Mono ethylene glycol

What is Mono ethylene glycol

Mono ethylene glycol (MEG), by far the largest volume glycol, is produced by the direct hydration of ethylene oxide (EO). Smaller amounts of DEG and TEG are co-produced in this process, although additional quantities of DEG and TEG can be produced by further reacting MEG with additional EO.

The three ethylene glycols are colourless, essentially odourless stable liquids with low viscosities and high boiling points and have many similar chemical properties. Differences in their applications are due mainly to variations in physical properties such as viscosity, hygroscopicity and boiling point.

Glycols are widely used in industry because of their high boiling points, hygroscopicity, non-corrosiveness, freeze point depression, lubricating, plasticising and solvent properties. Additionally, their ease of chemical reaction, due to their alcohol end groups, makes them popular intermediates in the formation of numerous esters.

Mono ethylene glycol is a chemical substance that is produced by the reaction of ethylene or ethylene oxide for your information Mono ethylene glycol is miscible in ethanol, acetone and water.

It is used as a corrosion inhibitor in antifreeze and in coolants, and in the manufacturing of polyester.

Actualy Mono-ethylene glycol – or MEG – is a vital ingredient for the production of polyester fibres and film, polyethylene terephthalate (PET) resins and engine coolants.

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End uses for MEG:

Range from clothing and other textiles, through packaging to kitchenware, engine coolants and antifreeze. Polyester and fleece fabrics, upholstery, carpets and pillows, as well as light and sturdy polyethylene terephthalate drink and food containers originate from ethylene glycol. The humectant (water attracting) properties of MEG products also make them ideal for use in fibres treatment, paper, adhesives, printing inks, leather and cellophane.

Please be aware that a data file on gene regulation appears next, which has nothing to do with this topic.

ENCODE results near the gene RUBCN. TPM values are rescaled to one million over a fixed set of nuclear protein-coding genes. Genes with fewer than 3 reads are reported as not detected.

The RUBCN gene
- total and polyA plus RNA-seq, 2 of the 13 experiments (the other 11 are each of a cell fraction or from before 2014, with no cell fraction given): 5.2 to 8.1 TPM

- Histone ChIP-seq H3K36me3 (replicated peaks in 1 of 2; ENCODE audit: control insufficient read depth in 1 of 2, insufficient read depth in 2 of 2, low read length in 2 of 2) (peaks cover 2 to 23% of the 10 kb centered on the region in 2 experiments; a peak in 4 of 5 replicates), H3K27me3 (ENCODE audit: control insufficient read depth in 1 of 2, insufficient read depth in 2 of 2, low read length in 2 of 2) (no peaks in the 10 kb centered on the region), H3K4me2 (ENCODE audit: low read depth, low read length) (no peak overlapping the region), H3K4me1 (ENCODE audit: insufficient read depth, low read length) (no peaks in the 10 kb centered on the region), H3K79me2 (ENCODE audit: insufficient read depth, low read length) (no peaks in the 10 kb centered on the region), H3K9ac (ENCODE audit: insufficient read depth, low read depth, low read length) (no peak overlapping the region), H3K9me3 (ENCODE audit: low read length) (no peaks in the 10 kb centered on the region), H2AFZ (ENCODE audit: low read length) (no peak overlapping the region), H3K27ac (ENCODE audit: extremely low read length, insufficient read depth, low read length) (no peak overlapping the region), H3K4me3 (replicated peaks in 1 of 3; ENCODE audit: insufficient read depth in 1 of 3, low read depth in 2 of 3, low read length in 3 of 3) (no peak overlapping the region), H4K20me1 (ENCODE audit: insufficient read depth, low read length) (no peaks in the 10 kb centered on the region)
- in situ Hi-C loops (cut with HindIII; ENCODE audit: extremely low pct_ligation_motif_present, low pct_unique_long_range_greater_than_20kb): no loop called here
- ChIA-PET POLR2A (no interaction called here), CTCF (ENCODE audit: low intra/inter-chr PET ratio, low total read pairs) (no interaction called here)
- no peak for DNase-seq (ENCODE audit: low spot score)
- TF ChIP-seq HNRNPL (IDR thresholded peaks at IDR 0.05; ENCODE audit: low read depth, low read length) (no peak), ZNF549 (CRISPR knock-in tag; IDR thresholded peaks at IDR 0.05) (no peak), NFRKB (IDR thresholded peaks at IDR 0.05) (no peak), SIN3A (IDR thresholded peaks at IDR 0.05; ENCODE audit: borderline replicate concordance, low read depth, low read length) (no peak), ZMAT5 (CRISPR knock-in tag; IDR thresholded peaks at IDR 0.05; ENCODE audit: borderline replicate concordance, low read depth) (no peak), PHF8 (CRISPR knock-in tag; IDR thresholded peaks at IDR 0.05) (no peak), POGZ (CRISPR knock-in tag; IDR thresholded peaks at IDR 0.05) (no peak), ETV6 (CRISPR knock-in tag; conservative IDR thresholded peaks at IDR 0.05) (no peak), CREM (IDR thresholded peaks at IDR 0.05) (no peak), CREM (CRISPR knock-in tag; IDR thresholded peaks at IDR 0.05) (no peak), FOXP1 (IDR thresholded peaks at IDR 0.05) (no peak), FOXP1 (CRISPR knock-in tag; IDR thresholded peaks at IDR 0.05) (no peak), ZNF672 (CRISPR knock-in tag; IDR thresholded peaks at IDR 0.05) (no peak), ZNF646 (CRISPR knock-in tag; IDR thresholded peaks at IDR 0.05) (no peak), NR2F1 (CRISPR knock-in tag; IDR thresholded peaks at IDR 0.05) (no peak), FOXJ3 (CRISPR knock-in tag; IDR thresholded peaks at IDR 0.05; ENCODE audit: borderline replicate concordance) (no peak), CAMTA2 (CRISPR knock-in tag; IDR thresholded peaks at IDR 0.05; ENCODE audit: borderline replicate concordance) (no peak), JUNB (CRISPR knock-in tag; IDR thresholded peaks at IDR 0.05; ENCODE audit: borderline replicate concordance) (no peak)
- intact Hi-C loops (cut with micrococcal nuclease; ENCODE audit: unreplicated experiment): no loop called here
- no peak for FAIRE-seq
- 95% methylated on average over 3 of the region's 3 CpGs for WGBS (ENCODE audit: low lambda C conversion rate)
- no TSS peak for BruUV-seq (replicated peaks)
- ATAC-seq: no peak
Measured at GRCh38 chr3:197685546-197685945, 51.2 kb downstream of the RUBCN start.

Petro explains Mono Ethylene Glycol (MEG)

Mono Ethylene Glycol is used as solvent couplers, chemical intermediates for resins, and humectants. Apart from this, it also plays a crucial role in the production of coolants, antifreeze and solvents. It is slightly viscous in nature and shows miscibility with alcohols, water, and aldehydes. It proves too harmful if swollen by animals or human beings. It is transported or stored in stainless steel tanks to prevent contamination with iron. During shipping, the tanks are properly dried and nitrogen purging is done to ensure that any remains for chloride, ashes, or iron are removed.

Product description Monoethylene Glycol

Most common applications:

  • Manufacture of polyester as Polyethylene Terephthalate (PET)
  • Antifreeze
  • Corrosion inhibitors in coolants

Other names:

  • Ethylene Glycol (EG)
  • Hypodicarbonous Acid
  • Monoethylene Glycol
  • Ethanediol
  • 1,2-Dihydroxaethane
  • 1,2-Ethanediol
  • Ethane-1,2-diol
  • Ethylene alcohol
  • Ethylene Oxide Hydrate
  • Glycol
  • Genantin
  • Glysantin

Molecular formula:

  • C2H6O2

CAS number:

  • 107-21-1

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